Results and scaling out
The integrated approach that was used in the Badia recovery to sustain plant cover and conserve soil from degradation has resulted in community resilience to harsh environment and to the severe effects of climate change. The use of mechanized Vallerani system has allowed the implementation of rainwater harvesting package at a large scale. The main beneficiaries are the herders and rural communities of marginal lands where sheep and goats are the main source of income for better livelihoods. This system has enabled them to grow fodder shrubs and reduce pressure on rangelands for livestock grazing in areas where rainwater is not enough to support stable and sustainable production and better livelihoods.
Beneficiary farmers are enjoying more than double the yield for barley and 1.6 times for rangeland and forage shrubs production compared to those grown without rainwater harvesting. Highly degraded lands have been rehabilitated by this improved vegetation, thus mitigating land degradation. The GPS-guided micro-catchment rainfall system has reduced cost and time required to delineate contours for the plow to follow, and tripled the construction capacity (up to 30 ha/day), improved efficiency and precision, and substantially reduced the cost of establishing micro-catchments.
In partnership with Jordan’s National Center for Agricultural Research and Extension, USDA-Agricultural Research Service, Texas A&M University, Jordanian Ministry of Agriculture, and University of Jordan, another project on Water and Livelihood Initiative, funded by the United States Agency for International Development, focused on improving livelihoods of participating rural communities and reducing land degradation at pilot sites using the Vallerani rainwater harvesting package. Under the Badia Restoration Program, Jordan’s Ministry of Environment has purchased three new Vallerani machines for the rehabilitation of rangelands in the Badia region. It has substantially facilitated wide dissemination of this technology.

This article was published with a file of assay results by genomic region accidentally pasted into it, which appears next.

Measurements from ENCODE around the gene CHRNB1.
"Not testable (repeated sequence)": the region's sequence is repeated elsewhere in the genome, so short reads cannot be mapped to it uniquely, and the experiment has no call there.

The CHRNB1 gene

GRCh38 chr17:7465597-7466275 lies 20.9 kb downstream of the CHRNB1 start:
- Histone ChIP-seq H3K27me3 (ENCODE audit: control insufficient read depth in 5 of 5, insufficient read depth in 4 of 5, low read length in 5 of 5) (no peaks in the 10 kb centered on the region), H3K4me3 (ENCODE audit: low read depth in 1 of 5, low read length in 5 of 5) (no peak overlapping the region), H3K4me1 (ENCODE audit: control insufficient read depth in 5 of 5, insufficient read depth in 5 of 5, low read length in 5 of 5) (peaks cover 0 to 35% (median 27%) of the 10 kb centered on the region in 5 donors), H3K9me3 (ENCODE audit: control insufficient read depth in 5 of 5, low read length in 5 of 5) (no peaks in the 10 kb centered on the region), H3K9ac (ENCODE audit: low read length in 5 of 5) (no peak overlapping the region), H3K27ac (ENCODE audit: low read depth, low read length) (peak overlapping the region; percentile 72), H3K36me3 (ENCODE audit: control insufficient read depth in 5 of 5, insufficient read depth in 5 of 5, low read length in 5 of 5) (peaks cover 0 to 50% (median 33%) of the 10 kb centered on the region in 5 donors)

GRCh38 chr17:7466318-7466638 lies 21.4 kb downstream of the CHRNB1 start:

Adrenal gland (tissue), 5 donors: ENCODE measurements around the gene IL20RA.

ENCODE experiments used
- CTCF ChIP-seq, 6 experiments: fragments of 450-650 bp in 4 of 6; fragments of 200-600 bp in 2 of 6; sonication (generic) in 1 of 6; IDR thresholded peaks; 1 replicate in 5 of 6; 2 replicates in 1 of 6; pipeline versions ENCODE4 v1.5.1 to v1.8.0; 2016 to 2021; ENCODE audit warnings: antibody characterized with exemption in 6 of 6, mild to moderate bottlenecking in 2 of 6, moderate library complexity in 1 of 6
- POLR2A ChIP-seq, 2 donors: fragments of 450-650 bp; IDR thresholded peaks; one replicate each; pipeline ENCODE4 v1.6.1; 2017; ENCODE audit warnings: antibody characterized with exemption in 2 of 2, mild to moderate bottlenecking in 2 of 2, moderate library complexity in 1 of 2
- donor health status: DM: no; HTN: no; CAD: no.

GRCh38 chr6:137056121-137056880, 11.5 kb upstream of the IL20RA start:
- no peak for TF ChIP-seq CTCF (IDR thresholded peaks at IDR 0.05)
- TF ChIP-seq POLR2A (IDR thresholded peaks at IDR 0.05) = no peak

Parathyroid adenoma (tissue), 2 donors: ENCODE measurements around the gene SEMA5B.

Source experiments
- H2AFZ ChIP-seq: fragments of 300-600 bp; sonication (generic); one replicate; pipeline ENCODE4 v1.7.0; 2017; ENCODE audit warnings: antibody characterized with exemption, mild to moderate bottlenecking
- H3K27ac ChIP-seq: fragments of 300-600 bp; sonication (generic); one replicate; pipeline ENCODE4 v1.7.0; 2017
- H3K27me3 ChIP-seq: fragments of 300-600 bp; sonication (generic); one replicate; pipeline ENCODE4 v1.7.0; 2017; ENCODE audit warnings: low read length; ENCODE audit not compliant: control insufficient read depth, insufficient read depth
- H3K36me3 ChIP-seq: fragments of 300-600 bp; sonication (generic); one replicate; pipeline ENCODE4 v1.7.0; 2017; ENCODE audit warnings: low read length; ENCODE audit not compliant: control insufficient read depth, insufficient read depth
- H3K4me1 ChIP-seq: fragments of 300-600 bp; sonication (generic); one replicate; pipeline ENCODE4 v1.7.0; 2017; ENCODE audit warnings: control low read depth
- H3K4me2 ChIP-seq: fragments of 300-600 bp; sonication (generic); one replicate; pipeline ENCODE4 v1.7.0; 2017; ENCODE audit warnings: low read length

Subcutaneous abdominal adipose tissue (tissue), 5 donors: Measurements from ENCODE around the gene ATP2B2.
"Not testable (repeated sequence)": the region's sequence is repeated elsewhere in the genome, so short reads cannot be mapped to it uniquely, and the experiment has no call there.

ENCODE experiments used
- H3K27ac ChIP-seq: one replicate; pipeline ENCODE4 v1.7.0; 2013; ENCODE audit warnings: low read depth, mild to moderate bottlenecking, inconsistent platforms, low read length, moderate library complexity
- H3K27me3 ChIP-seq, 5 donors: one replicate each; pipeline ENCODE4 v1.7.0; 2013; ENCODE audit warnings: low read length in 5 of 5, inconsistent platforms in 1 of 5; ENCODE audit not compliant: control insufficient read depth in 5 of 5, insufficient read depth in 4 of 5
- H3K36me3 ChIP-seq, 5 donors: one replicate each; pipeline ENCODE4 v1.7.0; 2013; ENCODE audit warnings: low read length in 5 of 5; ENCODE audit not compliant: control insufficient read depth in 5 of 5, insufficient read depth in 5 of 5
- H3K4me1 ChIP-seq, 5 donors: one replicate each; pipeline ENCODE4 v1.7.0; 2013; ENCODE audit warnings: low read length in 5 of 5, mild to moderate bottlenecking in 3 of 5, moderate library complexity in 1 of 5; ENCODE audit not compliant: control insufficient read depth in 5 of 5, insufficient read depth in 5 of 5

In Jordan, the Vallerani rainwater harvesting package developed through scientific research has been implemented on over 3864 ha of rangeland so far, with adoption rates tripling since the start of the project. Biodiversity has increased by capturing 67-73% of available seeds in the harvested area compared to 3-6% in the control sites. Around 40-50% of precipitation is prevented from being lost by evaporation at the intervention sites.
GIS-based land suitability analysis conducted by ICARDA team suggests that a total area of 2.7 million ha in Jordan has the potential for adoption of this package, with further prospects of scaling out on an area of 300 million ha in WANA countries. IFAD is contributing to these efforts through ‘Agriculture Resource Management Project (ARMP) II’, a development project, where tenders for the purchase of three Vallerani machines were done in 2015. The valuation and assessment of environmental benefits associated with implementing rainwater harvesting techniques provide encouraging justification for public investment in scaling-out of these techniques in the dry areas of Jordan. The scaling-out efforts will achieve higher success if water harvesting interventions are included in plans for integrated land and water resources development taking into consideration all the necessary technical, agricultural, socioeconomic and institutional aspects and inputs.